The value of RDFs is derived from the calorific content (Image KK) – which is determined by material type. Certain materials like glass, rock, or dirt, have zero calorific value. Water content and ice will also affect the process.

Precise combustion process control and calorific values can only be calculated based on proper material recognition. Hyperspectral imaging in the NIR spectral region is capable of providing an in-line solution for this.


Conclusion

We need to increase the percentage of waste that is recycled and not just collected and burned for energy production. To achieve this target, we need better detection systems. For instance, robots can work 24/7 accurately and efficiently without fatigue, handle hazardous waste, and operate flexibly for different waste streams - yet they need a visual aid to help them reliably identify the materials. Using hyperspectral imaging together with other technologies and sensors is a crucial step that will help us towards our goal.

Hyperspectral camera technology as well as analysis software are already available and in use in industrial surroundings, and their use is expected to grow at the significant market share. In the future, they will be extensively used and implemented due to the growing need to solve previously unfeasible sorting tasks.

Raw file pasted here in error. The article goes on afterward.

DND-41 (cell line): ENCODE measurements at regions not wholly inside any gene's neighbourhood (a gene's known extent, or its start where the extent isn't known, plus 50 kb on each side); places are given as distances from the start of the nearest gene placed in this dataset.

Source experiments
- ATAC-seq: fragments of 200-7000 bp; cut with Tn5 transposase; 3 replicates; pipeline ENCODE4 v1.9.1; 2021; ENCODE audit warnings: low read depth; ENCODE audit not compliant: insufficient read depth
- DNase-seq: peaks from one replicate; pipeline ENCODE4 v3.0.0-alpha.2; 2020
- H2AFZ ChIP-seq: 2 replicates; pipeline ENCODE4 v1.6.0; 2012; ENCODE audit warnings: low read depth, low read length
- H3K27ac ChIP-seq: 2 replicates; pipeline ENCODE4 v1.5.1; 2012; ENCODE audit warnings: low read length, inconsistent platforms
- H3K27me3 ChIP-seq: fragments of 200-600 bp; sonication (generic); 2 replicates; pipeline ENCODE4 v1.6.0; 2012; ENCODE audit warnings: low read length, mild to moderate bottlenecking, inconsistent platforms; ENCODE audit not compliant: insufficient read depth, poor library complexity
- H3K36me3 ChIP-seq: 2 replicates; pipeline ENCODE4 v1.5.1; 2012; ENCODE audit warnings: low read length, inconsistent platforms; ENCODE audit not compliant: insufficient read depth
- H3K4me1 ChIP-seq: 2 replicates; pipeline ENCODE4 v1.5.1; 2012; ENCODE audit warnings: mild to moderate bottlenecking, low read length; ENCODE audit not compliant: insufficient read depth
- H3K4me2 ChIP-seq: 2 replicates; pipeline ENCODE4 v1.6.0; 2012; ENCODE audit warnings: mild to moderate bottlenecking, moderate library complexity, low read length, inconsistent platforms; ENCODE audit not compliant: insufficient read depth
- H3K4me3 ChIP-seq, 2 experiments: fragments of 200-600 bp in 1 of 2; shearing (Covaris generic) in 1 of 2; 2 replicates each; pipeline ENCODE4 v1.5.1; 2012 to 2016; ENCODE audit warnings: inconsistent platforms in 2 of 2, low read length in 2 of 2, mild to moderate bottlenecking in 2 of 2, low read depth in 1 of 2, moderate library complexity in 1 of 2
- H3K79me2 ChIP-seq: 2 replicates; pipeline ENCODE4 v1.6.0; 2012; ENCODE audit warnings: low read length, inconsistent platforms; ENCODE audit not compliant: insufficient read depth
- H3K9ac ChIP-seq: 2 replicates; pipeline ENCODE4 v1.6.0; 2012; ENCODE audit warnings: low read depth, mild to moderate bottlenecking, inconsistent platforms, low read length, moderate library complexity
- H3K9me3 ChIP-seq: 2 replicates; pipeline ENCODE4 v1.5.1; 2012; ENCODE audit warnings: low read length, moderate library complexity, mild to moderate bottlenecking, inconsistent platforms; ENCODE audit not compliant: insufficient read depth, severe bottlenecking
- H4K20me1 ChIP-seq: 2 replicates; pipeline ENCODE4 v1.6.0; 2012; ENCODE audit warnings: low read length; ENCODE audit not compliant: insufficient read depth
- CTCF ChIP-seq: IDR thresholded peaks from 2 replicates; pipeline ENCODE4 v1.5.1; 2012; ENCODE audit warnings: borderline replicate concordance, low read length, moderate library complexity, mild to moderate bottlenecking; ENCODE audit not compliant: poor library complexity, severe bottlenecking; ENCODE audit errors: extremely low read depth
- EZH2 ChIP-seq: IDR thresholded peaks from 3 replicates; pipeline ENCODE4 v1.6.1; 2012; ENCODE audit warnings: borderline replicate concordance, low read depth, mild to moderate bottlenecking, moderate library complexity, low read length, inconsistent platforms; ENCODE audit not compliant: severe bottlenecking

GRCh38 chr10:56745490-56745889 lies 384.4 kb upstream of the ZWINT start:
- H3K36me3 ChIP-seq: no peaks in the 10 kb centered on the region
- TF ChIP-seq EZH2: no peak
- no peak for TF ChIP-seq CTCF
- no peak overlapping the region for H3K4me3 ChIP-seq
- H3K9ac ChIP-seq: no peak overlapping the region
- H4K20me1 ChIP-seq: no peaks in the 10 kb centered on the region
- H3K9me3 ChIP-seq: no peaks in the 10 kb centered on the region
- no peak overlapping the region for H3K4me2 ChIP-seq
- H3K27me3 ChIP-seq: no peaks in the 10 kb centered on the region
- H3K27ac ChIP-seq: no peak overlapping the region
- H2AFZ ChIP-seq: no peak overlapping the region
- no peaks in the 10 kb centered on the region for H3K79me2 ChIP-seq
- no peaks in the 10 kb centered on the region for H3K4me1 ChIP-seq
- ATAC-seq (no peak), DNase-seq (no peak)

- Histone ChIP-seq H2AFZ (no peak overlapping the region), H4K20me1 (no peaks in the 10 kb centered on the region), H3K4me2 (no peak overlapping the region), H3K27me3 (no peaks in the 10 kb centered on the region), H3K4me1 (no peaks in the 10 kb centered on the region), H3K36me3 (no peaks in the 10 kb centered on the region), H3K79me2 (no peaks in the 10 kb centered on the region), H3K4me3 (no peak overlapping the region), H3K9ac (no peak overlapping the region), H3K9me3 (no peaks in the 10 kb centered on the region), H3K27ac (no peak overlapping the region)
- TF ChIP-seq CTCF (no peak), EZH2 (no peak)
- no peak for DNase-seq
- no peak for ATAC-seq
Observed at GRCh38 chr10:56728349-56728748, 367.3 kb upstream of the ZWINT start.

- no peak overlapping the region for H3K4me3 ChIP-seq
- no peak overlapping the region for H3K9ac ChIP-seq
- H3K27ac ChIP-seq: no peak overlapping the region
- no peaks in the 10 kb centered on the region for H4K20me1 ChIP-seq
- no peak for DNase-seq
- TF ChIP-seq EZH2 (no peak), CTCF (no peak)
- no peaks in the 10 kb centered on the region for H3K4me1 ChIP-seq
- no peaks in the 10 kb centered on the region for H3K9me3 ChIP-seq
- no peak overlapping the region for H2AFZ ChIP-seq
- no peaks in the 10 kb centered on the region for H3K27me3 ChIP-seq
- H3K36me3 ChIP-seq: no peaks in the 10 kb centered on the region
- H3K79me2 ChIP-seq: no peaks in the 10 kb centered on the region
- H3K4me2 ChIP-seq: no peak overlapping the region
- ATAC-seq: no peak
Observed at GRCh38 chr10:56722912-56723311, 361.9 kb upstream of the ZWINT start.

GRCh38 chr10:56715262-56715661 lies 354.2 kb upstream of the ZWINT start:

Improved sorting accuracy increases the purity of the recycled material and as a result, the value. The percentage of waste that can be reused will also increase as a result. All this, with the support of political decisions, may yet bring a solution to the overuse of our natural resources.


As the hyperspectral camera hardware has improved and will continue to do so, it will also need algorithms, analysis software, spectral libraries, and other machine vision sensors
to produce a complete solution that will be the future of recycling industry.

 

 

 


Need a price or more information? Please email Adept Turnkey or call our offices
Adept Turnkey Pty Ltd are 'The Machine Vision and Imaging Specialists and distributor for Specim products in Australia and New Zealand. To find out more about the Specim options or any Specim product, please contact us or call us at Perth (08) 9242 5411 / Sydney (02) 9979 2599 / Melbourne (03) 9384 1775